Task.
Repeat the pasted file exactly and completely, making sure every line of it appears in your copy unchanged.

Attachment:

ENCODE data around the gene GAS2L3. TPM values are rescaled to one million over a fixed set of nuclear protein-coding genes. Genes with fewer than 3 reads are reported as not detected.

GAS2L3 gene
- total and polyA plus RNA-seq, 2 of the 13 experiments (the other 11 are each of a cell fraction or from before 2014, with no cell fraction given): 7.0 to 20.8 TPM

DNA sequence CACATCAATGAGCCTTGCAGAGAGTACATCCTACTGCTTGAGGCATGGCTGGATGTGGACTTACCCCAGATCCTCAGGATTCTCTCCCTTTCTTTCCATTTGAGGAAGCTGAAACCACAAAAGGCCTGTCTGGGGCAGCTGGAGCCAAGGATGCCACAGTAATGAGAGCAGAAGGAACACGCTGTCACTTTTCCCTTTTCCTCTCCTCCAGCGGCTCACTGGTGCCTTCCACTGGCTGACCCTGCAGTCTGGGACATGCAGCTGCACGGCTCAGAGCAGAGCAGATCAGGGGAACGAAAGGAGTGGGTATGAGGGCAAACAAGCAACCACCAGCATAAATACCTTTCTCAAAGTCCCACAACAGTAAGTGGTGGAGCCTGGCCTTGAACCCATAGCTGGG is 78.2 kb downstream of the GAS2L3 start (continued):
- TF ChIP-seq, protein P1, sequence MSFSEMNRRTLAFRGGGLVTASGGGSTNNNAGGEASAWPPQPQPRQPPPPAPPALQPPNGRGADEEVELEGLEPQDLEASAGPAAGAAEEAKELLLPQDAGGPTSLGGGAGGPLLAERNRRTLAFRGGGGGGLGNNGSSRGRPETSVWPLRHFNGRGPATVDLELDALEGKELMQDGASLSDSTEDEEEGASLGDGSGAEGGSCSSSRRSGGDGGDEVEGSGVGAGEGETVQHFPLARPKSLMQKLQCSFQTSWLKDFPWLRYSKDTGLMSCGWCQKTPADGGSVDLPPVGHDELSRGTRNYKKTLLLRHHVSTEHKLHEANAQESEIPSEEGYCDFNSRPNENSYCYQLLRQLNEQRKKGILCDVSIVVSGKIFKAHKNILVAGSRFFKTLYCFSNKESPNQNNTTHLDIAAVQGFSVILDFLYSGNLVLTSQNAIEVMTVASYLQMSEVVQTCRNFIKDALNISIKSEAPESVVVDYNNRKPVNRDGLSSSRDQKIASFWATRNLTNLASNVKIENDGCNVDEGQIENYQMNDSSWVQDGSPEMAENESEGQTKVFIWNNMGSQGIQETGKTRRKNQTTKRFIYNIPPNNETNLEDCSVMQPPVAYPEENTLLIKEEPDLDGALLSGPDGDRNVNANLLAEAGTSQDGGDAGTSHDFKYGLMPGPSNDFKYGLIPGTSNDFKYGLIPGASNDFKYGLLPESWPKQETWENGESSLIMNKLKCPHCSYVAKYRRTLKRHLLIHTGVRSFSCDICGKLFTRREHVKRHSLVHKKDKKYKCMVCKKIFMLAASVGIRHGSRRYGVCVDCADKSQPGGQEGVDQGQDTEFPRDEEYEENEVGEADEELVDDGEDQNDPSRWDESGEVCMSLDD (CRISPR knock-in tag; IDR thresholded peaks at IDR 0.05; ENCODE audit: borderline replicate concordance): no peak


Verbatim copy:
ENCODE data around the gene GAS2L3. TPM values are rescaled to one million over a fixed set of nuclear protein-coding genes. Genes with fewer than 3 reads are reported as not detected.

GAS2L3 gene
- total and polyA plus RNA-seq, 2 of the 13 experiments (the other 11 are each of a cell fraction or from before 2014, with no cell fraction given): 7.0 to 20.8 TPM

DNA sequence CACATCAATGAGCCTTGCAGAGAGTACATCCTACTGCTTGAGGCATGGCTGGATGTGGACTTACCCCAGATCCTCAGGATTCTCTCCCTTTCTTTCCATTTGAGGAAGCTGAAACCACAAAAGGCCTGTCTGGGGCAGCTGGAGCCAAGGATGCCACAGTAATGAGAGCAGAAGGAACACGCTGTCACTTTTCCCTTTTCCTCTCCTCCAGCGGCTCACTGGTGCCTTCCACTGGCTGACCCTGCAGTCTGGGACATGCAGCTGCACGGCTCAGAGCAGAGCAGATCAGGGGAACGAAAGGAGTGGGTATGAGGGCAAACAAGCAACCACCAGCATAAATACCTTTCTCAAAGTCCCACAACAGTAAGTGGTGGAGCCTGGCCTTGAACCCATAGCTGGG is 78.2 kb downstream of the GAS2L3 start (continued):
- TF ChIP-seq, protein P1, sequence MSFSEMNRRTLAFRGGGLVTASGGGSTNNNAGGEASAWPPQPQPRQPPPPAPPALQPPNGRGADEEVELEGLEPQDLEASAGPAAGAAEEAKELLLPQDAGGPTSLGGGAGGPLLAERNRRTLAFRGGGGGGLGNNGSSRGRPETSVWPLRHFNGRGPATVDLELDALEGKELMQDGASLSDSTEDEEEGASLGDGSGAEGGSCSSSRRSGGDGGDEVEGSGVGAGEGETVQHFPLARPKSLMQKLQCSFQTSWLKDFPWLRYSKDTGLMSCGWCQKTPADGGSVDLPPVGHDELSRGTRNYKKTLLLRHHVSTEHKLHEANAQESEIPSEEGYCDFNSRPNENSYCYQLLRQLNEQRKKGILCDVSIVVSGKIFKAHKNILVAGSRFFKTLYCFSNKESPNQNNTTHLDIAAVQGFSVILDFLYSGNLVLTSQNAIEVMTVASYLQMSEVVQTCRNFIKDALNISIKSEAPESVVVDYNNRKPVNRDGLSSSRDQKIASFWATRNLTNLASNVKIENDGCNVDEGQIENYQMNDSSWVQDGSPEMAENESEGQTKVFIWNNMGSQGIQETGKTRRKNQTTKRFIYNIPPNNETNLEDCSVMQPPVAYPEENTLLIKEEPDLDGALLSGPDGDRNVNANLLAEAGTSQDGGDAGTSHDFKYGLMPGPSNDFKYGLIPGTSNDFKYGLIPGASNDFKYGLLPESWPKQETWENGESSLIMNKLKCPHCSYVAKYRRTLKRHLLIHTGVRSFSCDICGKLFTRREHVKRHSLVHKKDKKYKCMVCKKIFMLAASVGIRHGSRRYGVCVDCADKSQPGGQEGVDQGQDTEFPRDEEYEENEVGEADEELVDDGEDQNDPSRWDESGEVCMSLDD (CRISPR knock-in tag; IDR thresholded peaks at IDR 0.05; ENCODE audit: borderline replicate concordance): no peak